Obi-Wan drew in a shaking breath and closed his eyes against the pain. “And then I was the cause of his love's death. I wasn't fast enough, strong enough. I slowed him down. I was wounded, and he refused to leave me— and we didn't get there in time. I'm the reason he lost Tahl, just like I'm the reason you lost your mother.”

The older man curled in on himself, and tears fell to mar the stone of the balcony. He rocked, his body almost unable to contain the force of his silent agony.

The weight of it stole Anakin's breath even as his throat closed over.

“You thought that was your fault?” he asked, voice unsteady.

Obi-Wan choked a laugh. “Of course it was. I assumed your nightmares were like mine. And Qui-Gon always told me mine were irrelevant; they were meaningless, just something to endure— that give it time, and they pass—”

“Your nightmares?” Anakin whispered.

Obi-Wan sent him a tortured look. “There was never specifics. Just darkness coming and so much death. Qui-Gon told me that the only way to escape them was to refuse to give them power, to ignore them, he told me again and again to live in the moment— and I— I didn't seize the moment with you. I should have known your dreams were different—”

What? No, it was the future you were neglecting. Not the present. You obeyed Qui-Gon.

“I'm sorry, Anakin.”

Anakin wrapped him in a hug, horrified by how frail the older Jedi felt beneath his arms. Tears of his own wet Obi-Wan's shoulder. “You wanted to help me,” Anakin rasped, giving as firm a nod as he could. “You were only trying to help me.”

“I held you back. Slowed you down.” Obi-Wan pulled away. “Qui-Gon tried to absolve me of Tahl's death as well. After a time. He struggled, so terribly, before. At the time I could only guess what such a loss would be like.”
And now you know what it is to lose the love of your life. Anakin grit his teeth against Obi-Wan's pain, echoing so mournfully through the Force.

“Fine,” Anakin said, knowing Obi-Wan would not listen to his forgiveness. “But if you get to claim Mom, I get to claim Satine. Because I gave you the Twilight, and I knew you shouldn't go alone, but I didn't insist I come.”

“That isn't your fault—”

“Only if Mom isn't yours.

Obi-Wan merely stared at him and shook his head. Instead of arguing, he dropped his gaze to his hands, twisting pointlessly in his lap.

Anakin hated that the gesture made his master look helpless.

“What happened after Tahl?” he asked, as gently as he could.

A wan smile touched Obi-Wan's lips. “It took time, but he recovered. There was a wonderful month where I thought we'd finally made it. We'd broken free, it wasn't too late for us. And then we were sent to Naboo.”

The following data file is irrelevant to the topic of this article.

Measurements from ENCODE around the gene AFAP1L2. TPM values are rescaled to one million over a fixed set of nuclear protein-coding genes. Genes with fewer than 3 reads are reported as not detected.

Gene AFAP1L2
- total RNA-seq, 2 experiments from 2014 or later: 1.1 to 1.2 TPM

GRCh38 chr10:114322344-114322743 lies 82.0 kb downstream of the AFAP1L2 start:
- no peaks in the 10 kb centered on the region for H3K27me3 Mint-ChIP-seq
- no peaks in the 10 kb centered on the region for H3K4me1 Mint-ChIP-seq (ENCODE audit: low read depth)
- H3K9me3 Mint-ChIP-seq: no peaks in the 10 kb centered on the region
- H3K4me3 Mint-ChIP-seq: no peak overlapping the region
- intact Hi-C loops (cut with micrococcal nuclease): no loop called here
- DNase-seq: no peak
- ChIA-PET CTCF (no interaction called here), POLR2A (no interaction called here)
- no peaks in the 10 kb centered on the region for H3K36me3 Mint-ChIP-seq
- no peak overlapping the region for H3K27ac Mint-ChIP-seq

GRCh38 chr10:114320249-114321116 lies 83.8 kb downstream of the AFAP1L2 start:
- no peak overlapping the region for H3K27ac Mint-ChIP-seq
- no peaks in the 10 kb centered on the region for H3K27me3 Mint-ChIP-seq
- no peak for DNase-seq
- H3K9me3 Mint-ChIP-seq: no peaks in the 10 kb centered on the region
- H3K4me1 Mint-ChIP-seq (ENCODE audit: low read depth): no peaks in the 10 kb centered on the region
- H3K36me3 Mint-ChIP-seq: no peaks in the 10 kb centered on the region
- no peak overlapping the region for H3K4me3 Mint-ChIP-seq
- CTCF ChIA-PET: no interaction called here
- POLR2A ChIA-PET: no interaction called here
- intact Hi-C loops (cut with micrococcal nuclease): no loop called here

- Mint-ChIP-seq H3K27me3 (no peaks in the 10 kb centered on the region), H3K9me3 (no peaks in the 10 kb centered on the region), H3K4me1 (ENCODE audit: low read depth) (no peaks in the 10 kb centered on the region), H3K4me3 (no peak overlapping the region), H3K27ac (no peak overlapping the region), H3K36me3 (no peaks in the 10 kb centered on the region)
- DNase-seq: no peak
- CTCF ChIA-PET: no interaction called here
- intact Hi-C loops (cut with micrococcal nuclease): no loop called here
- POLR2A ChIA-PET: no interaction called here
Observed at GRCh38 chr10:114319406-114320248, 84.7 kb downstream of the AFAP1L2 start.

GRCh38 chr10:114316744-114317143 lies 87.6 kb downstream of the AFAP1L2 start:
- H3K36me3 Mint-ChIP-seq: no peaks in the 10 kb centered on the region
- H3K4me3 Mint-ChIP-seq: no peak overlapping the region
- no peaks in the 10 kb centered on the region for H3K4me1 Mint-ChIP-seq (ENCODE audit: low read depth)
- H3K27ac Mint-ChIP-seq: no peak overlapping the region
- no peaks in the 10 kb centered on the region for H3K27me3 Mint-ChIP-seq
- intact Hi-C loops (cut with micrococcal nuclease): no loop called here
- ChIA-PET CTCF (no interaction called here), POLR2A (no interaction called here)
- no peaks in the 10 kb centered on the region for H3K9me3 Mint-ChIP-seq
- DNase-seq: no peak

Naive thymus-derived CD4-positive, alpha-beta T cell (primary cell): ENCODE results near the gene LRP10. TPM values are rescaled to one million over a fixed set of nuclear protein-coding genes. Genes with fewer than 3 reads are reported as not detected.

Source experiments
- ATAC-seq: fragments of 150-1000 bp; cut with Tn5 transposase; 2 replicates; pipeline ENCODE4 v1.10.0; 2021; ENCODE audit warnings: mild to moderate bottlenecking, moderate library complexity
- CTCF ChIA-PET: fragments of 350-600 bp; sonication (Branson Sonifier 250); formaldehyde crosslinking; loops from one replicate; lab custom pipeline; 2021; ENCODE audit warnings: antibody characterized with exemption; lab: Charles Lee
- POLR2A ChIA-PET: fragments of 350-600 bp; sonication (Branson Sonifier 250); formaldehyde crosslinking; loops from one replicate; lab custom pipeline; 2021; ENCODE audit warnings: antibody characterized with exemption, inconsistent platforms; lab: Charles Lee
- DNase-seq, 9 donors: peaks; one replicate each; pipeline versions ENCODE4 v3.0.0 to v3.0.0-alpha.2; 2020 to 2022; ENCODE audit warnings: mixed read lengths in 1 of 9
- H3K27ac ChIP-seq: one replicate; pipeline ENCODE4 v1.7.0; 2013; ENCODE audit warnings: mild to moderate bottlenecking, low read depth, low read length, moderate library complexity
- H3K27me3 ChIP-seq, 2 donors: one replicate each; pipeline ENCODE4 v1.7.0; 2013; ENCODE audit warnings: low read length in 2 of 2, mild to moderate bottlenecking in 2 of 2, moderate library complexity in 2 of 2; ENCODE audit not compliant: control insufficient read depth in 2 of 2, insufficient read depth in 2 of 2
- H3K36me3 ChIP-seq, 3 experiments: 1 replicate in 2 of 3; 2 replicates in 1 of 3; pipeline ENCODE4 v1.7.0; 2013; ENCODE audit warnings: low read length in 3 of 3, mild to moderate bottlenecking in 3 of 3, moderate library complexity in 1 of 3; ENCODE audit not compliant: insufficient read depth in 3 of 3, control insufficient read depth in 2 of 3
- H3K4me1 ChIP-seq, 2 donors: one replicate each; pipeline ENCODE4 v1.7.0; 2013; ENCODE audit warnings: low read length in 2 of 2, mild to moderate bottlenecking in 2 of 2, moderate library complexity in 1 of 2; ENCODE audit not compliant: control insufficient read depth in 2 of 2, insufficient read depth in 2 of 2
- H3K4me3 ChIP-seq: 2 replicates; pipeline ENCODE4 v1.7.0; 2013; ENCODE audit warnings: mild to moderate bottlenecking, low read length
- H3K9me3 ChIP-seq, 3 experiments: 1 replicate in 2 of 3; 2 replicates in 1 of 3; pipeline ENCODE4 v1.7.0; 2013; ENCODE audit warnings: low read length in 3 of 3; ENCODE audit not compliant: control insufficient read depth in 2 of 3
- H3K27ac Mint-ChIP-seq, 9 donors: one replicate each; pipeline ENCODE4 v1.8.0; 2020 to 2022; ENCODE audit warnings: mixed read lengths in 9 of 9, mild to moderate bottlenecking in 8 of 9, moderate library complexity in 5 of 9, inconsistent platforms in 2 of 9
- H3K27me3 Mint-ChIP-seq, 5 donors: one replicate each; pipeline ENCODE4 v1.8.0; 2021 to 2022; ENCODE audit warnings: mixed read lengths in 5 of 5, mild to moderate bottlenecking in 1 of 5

And just a few days later he died. Anakin kept his sigh internal, not wanting to add to Obi-Wan's weight.

“Qui-Gon found another one. Another creature to help. It was normal. Right until the point he stood in front of the Council— and fought for him.” The fidgeting stilled. “The child— so old, so impetuous, so much anger, so much fear—”

Anakin recognized the words and their order from before.

Horror gripped his soul.

“All the things he had rejected me for— the only difference between us—”

Oh, Force, no. Please no.

“He wasn't clumsy. His mind was quick. And he had so much power. There was no way in hell he could become anything less than one of the Order's greatest masters. I would always be a nameless knight. It never occurred to me that Qui-Gon fighting for the boy meant— that he would—”

Obi-Wan drew in a steadying breath, but it failed to strengthen his voice. “He took the boy. He claimed him. He hadn't even— he didn't even look at me—he claimed the boy as his apprentice. He named him his padawan. Called him that. Right there. And when they asked about me, he announced he was through with me. Before the entire Council, before his new padawan. He said that I couldn't learn any more. That I'd hit my glass ceiling. That there was so much I didn't know, hadn't mastered, but that I was capable. That's the word he used. Capable. I tried to act like we'd discussed this. That he'd been preparing me for the trials, like he'd— recommended me because I'd earned it, and not because he needed to be free of me, but they saw through it. They saw through me. They knew.

The agony in his voice....

Tears slipped down Anakin's cheeks.

“We returned to Naboo, but all he could think about was the boy. There was distance between us, and my braid hadn't even been cut. Once there I tried to— I needed to know if he'd been planning on knighting me before he found the boy but I wimped out. I didn't ask. Instead I thanked him for recommending me to the Council.”

But he didn't. He only did that after the Council reminded him Obi-Wan still existed. He claimed me first.

“He said kind words to me,” Obi-Wan said, pulling himself together. “Words that helped me survive the next few years.”

A memory drifted across Anakin's mind. His smaller self, listening in. Always listening in. He couldn't remember it all, but some of it had stuck. “You have become a much wiser man than I. I foresee that you will become a great Jedi knight.”

They were beautiful words.

But did he even believe in foresight?

“He meant them,” Obi-Wan snarled.

Anakin jumped and stared at him, wide eyed.

“Don't take that from me. He meant them .”

“Of course,” Anakin assured, heart breaking. “No, you're right.”

The lie felt easy, too easy.